UNITED STATES DISTRICT COURT EASTERN DISTRICT OF CALIFORNIA
September 30, 2011
THE COUNTY OF FRESNO, AND DOES 1 TO
The opinion of the court was delivered by: Honorable Oliver W. Wanger
ORDER GRANTING DEFENDANTS'
MOTION TO DISMISS PLAINTIFF'S
THIRD AMENDED COMPLAINT
DATE: August 29, 2011
TIME: 10:00 a.m. CTRM: 3
On Monday, August 29, 2011, before the Honorable Oliver W. Wanger in Courtroom 3 of the United States District Court for the Eastern District of California, the Motion to Dismiss Plaintiff's Third Amended Complaint of Defendants the COUNTY OF FRESNO and CAPTAIN JOSE FLORES was heard. All parties appeared through counsel. After argument on the issues in open court and review and consideration of all of the pleadings submitted by counsel:
THE COURT FINDS that: 1) Plaintiff NORMAN L. PIMENTEL ("Plaintiff") is
bringing an action for damages against the COUNTY OF FRESNO
("County"), CAPTAIN JOSE FLORES ("Flores"), and Does 2-20.
2) The Government Tort Claim submitted by Plaintiff was dated June 4,
2008 and included only claims regarding the assignment of Plaintiff to
a top bunk without a ladder and for failure to follow the directives
of Plaintiff's neurosurgeon upon his return from the hospital. After
rejection of the claim, Plaintiff filed the original complaint in the
California Superior Court in and for the County of Fresno on March 20,
2009, alleging only a negligence cause of action against the County
for assigning Plaintiff to a top bunk bed without a ladder or other
means to assist Plaintiff in climbing onto and off of the top bunk
which allegedly caused Plaintiff to fall to the floor when descending
on April 25, 2008 and suffer injuries to his spine, back, and other
parts of his body. There were no other causes of action or factual
allegations to support any claims regarding Plaintiff's care or
treatment included in the original complaint.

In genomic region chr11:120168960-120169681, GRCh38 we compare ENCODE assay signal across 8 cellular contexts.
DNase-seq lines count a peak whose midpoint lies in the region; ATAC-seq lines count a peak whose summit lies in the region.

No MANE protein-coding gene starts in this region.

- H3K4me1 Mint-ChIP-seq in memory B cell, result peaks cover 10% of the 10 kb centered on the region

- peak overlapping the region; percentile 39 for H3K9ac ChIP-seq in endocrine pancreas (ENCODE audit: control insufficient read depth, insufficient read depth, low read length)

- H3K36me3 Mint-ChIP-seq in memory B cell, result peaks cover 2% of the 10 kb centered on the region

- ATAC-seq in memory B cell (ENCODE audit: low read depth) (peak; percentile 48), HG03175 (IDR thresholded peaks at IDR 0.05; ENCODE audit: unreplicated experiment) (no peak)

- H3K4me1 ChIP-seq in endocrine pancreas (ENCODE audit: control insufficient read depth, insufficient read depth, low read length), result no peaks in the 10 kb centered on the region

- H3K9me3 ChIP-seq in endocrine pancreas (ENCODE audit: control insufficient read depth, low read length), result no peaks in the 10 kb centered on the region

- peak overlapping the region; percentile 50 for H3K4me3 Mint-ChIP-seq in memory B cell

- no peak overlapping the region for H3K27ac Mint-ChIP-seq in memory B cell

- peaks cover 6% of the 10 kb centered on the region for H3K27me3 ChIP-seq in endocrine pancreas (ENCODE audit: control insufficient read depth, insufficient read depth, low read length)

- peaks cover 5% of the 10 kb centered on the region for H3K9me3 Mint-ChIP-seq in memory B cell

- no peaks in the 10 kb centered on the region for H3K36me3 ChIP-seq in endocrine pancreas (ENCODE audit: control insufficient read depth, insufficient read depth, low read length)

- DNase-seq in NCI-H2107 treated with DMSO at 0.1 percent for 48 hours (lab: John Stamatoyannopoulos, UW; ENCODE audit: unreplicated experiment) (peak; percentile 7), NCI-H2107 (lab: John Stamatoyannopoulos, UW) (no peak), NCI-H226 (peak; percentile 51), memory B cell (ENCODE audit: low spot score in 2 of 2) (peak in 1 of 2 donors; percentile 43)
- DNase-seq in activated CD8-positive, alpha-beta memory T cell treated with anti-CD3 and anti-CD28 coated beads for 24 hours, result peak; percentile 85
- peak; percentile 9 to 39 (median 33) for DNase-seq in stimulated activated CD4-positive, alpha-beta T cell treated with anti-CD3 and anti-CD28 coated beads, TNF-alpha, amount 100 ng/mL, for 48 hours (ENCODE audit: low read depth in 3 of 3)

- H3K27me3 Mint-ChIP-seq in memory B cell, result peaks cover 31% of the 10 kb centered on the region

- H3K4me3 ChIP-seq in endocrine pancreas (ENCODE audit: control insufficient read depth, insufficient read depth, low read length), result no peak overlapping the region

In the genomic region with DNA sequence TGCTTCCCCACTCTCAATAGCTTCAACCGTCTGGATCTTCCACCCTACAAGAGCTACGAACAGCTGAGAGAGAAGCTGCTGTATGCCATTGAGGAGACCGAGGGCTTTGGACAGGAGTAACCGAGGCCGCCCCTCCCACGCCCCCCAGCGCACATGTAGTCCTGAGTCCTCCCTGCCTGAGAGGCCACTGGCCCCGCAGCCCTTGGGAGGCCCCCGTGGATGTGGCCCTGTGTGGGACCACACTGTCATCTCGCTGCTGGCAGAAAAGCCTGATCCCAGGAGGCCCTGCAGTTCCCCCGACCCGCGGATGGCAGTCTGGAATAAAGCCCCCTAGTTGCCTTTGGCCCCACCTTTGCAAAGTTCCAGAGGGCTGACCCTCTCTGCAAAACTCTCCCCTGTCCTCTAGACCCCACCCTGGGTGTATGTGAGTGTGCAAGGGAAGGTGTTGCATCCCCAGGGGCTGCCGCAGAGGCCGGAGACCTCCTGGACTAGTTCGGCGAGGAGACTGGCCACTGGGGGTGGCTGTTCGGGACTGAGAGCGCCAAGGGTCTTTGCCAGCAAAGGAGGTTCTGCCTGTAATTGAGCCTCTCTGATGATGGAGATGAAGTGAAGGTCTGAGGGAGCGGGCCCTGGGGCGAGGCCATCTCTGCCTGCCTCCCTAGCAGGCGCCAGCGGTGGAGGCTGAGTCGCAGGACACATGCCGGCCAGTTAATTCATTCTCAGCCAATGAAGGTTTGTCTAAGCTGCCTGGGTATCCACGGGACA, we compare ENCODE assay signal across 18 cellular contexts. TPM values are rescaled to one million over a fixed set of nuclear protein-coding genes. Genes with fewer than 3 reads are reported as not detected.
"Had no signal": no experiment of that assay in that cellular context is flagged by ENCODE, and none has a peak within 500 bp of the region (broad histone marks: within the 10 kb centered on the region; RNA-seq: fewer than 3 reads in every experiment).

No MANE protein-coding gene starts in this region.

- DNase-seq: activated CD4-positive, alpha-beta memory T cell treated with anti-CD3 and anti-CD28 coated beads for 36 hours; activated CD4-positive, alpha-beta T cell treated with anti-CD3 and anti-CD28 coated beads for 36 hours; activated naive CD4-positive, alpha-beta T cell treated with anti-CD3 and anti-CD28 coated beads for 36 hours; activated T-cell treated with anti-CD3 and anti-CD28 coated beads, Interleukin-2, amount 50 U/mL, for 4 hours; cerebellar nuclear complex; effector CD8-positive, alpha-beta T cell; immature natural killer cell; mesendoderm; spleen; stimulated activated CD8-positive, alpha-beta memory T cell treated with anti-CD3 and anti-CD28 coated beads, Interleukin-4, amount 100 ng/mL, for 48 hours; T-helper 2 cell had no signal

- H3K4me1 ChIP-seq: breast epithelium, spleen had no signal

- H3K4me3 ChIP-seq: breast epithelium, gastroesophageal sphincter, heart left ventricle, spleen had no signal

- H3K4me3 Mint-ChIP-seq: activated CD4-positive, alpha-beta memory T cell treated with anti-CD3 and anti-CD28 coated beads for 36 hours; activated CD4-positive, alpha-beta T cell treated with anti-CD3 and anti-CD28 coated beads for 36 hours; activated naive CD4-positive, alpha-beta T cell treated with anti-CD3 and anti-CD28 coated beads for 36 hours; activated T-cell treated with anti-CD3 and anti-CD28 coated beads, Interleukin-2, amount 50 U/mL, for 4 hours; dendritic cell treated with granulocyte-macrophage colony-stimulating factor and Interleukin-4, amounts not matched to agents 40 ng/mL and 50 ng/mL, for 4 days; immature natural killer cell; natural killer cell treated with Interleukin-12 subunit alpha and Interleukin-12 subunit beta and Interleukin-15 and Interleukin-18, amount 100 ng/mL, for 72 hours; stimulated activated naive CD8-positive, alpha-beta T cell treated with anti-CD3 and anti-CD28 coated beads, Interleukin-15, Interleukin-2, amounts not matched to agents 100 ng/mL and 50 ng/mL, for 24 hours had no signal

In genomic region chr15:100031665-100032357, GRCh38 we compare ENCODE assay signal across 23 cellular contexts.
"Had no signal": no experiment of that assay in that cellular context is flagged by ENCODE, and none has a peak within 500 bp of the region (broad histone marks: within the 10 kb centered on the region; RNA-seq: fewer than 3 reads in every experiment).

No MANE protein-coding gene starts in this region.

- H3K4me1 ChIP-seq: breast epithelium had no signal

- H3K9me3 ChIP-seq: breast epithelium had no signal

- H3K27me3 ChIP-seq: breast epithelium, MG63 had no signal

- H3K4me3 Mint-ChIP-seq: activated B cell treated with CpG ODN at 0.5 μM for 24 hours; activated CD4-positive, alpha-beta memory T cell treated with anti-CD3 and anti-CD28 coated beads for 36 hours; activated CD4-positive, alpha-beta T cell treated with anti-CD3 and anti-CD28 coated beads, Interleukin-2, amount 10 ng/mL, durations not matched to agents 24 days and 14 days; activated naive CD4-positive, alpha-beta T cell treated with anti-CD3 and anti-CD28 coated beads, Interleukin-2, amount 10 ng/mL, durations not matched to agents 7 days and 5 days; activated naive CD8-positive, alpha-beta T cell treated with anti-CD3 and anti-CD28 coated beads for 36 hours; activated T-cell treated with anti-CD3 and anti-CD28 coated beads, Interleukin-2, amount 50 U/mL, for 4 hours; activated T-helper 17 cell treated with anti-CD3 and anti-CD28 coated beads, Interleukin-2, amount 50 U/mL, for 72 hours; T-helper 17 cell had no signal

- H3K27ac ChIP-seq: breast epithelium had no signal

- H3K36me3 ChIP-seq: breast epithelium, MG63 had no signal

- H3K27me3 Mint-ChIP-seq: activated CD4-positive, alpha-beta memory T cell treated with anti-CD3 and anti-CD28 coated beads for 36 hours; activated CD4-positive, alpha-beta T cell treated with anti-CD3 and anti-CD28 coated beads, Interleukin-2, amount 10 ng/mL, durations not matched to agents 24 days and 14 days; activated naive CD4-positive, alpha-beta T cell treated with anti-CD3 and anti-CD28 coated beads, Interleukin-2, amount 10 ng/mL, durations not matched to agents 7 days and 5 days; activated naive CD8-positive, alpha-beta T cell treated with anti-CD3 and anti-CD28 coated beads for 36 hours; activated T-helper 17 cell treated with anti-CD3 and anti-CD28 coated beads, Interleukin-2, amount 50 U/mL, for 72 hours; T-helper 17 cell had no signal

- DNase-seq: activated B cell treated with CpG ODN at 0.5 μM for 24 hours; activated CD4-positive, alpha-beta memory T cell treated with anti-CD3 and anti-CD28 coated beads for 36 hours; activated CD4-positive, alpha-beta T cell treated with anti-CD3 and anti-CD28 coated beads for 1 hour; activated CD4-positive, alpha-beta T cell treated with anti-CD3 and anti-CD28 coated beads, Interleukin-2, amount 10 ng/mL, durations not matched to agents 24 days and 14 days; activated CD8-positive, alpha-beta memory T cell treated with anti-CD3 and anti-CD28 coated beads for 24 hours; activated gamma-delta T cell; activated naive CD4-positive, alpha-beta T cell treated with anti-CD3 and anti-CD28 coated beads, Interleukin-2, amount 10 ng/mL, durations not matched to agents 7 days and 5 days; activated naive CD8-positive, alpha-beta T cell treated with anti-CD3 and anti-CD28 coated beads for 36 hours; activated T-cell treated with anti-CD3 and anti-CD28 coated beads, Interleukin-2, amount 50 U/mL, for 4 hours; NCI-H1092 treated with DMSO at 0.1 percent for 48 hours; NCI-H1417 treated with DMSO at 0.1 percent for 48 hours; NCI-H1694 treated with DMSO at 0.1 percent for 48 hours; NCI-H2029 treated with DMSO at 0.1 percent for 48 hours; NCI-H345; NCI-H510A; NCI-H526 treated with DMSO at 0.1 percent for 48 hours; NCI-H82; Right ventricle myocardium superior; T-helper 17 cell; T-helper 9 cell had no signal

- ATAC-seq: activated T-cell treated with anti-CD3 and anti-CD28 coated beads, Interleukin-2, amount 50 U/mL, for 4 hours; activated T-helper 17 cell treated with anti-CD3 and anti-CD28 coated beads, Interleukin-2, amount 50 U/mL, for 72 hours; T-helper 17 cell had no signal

3) Plaintiff requested leave to amend his original complaint on July 23, 2010, and filed the First Amended Complaint ("FAC") on August 30, 2010 adding 42 U.S.C. § 1983 and California Elder Abuse causes of action as well as new negligence claims. The FAC added allegations that Plaintiff was a 67-year-old, pre-trial detainee during his incarceration and that Defendants failed to ensure and provide emergency and basic health care services and adequate medical care after Plaintiff's fall, and the County failed to provide training and supervision regarding appropriate practices and procedures to provide adequate medical care.
4) Defendants removed Plaintiff's action to federal court on September 21, 2010 and filed a motion to dismiss the FAC; the motion to dismiss was granted in its entirety. The California law claims based upon allegations that Plaintiff did not receive medical care from April 25, to April 30, 2008, were dismissed with prejudice.
5) On March 4, 2011, Plaintiff filed a Second Amended Complaint ("SAC") restating all of the causes of action from the FAC and adding an Americans with Disabilities Act ("ADA") cause of action. The SAC asserted causes of action labeled as follows: Elder Abuse; Negligence and Negligence Per Se; Negligence and Negligence Per Se E.g., California Government Code §856(c)(2) Title 15 CCR §1208; Violation of Monell: Longstanding Pattern and Practice; and Americans with Disabilities.